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The skills you need to be an accurate minute-taker (scribe)

What is a scribe or minute-taker

Minute-takers scribe what people are saying (or a summary of what they’re saying) while they say it, at a meeting, interview or workshop then edit that draft to produce whatever document is needed – a transcript, report or minutes.

A minute-taker needs a different set of skills and qualities than, say, a transcriptionist who scribes a recording of an event after it has transpired.

The skills you need to produce accurate minutes, transcripts or reports

The skills you need to accurately scribe and produce transcripts, minutes or reports of discussions, meetings, interviews or other events, are as follows.

  • Good corporate writing and self-editing skills (the better your writing and self-editing skills, the better your end product will be). This skill can be continually improved. The more experienced you are, the better your reports will be. Stay posted for our upcoming article about the specific writing and editing skills you need to edit and produce well-written, accurate minutes or reports.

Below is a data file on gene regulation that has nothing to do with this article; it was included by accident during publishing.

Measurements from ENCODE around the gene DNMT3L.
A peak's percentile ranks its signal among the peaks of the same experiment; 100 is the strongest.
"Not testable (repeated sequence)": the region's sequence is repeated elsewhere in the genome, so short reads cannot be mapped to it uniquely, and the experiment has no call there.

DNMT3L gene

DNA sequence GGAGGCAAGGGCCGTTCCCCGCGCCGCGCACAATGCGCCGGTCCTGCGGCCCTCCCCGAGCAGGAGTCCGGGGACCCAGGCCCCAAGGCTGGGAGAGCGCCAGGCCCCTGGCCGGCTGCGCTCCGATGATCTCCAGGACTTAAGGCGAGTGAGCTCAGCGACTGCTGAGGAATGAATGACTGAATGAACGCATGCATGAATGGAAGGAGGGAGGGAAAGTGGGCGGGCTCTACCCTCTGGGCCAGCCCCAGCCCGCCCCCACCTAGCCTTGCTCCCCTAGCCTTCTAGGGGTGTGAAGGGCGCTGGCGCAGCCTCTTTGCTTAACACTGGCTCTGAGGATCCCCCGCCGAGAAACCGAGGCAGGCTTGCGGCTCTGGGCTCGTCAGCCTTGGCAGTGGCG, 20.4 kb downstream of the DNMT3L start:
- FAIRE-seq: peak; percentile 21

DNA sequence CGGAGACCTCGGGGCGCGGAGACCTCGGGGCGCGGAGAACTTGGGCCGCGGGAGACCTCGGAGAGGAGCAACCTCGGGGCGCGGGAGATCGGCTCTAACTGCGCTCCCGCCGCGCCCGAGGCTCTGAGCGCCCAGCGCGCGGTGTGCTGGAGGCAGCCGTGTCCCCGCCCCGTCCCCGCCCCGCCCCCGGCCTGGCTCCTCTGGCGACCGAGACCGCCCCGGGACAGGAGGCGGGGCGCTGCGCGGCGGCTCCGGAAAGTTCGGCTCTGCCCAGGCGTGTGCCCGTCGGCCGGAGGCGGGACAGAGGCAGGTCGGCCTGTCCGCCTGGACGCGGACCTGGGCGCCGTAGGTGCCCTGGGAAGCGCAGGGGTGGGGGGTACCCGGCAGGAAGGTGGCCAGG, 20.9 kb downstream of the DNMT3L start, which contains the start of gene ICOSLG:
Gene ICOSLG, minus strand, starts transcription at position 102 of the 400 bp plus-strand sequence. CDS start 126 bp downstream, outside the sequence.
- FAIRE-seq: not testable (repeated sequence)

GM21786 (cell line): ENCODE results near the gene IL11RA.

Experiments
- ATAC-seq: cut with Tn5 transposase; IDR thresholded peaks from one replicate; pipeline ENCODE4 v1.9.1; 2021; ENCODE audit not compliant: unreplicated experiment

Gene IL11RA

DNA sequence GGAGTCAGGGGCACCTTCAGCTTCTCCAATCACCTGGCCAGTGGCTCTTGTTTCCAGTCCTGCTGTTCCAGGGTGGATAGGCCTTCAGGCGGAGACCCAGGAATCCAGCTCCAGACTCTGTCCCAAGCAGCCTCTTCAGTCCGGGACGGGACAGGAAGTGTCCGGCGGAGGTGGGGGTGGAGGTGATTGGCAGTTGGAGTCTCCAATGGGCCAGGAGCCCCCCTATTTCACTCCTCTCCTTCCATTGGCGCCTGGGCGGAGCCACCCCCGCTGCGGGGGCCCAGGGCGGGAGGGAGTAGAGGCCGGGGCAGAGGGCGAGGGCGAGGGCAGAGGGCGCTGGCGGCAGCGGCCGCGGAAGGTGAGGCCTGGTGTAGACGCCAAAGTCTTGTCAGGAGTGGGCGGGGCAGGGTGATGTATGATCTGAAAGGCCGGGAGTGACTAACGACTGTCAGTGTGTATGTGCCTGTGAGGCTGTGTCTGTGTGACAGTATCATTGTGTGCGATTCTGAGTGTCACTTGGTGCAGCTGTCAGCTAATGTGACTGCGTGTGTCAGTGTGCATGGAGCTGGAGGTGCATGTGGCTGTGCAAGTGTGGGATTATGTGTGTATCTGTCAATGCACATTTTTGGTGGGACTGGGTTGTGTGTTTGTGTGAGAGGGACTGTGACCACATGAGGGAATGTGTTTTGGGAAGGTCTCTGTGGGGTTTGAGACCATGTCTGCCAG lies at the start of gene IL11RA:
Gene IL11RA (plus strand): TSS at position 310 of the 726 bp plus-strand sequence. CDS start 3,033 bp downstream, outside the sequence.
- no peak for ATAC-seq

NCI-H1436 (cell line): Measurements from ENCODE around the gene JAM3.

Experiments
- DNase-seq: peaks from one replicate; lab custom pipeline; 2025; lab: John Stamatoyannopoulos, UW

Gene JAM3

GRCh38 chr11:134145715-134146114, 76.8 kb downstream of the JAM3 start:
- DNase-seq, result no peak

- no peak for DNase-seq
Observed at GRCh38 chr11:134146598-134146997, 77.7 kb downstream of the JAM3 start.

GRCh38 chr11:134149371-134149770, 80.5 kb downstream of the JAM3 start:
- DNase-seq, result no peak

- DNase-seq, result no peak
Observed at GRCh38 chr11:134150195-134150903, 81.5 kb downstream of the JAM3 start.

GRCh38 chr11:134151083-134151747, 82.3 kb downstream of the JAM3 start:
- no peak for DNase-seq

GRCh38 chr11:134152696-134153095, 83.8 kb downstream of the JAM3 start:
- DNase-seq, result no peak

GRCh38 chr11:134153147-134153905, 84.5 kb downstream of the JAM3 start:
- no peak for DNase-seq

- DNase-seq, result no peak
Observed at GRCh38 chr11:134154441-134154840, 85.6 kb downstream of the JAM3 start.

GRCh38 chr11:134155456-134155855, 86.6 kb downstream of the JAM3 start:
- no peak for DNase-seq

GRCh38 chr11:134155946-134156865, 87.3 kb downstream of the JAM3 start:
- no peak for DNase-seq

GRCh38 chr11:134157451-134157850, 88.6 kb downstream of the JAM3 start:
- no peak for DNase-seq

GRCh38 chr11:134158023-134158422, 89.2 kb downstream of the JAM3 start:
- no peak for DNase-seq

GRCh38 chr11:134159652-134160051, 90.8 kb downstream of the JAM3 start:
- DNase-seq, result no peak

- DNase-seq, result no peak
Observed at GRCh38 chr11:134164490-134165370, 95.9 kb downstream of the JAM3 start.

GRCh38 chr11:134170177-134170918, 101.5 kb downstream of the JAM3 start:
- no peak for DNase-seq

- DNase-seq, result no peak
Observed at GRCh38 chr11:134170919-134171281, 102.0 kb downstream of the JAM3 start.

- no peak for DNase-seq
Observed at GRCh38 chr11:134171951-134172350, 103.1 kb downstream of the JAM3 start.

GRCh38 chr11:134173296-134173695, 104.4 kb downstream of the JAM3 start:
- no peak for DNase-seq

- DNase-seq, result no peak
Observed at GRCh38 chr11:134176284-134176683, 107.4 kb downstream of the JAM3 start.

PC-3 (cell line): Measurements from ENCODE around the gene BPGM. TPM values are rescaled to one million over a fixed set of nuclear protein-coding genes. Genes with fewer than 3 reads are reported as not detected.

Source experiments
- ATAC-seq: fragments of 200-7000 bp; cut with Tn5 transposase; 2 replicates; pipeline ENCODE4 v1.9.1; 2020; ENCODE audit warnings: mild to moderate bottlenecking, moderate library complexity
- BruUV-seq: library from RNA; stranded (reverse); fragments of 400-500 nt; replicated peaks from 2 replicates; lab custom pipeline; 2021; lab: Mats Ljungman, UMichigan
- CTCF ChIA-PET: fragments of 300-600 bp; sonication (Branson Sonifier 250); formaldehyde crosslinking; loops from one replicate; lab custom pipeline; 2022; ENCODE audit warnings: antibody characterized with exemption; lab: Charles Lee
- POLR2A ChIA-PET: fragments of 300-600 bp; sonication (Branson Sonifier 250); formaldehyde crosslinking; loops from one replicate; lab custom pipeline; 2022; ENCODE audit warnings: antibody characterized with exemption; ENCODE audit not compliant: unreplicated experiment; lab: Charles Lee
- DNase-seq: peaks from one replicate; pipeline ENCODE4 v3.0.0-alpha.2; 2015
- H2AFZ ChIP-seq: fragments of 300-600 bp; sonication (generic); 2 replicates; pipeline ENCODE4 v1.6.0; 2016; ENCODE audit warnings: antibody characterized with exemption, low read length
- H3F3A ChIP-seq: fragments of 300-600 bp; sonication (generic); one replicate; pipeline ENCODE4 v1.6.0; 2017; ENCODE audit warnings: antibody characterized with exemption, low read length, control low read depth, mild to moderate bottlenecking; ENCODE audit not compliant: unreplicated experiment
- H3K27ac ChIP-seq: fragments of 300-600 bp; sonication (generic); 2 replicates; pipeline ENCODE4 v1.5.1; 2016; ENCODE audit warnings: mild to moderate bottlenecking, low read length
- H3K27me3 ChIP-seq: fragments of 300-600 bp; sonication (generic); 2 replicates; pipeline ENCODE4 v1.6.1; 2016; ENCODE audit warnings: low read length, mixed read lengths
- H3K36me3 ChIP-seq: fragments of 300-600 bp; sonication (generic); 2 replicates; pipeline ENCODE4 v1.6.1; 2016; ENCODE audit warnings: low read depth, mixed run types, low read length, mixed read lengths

• Ability to paraphrase and summarise, or at least leave out  the ‘unimportant’ words, as you type, and the ability to use shortforms (which you can translate into formal narrative style later). These skills are especially important when scribing when people are speaking quickly.
  • Excellent knowledge of spelling, grammar and punctuation, eye for detail and proofreading skills.
  • Fast touch-typing skills (90 to 100 words per minute). Because when you’re scribing, you need to be able to think faster than your flying fingers. For more information go to: How to increase your typing speed
  • Very good auditory (listening) skills. Go to: Scribing: the importance of good auditory skills
  • Very good comprehension skills. Go to: (link pending: Scribes need very good comprehension skills) Please be patient; we will publish this article soon.
  • Great accuracy. Go to: The importance of accuracy in minute-taking.
  • Ability to work under pressure.  Go to: The pressures of scribing and minute-taking..

More information

Photograph: Alexas Photos – Pixabay – Creative Commons Licence 

 

 


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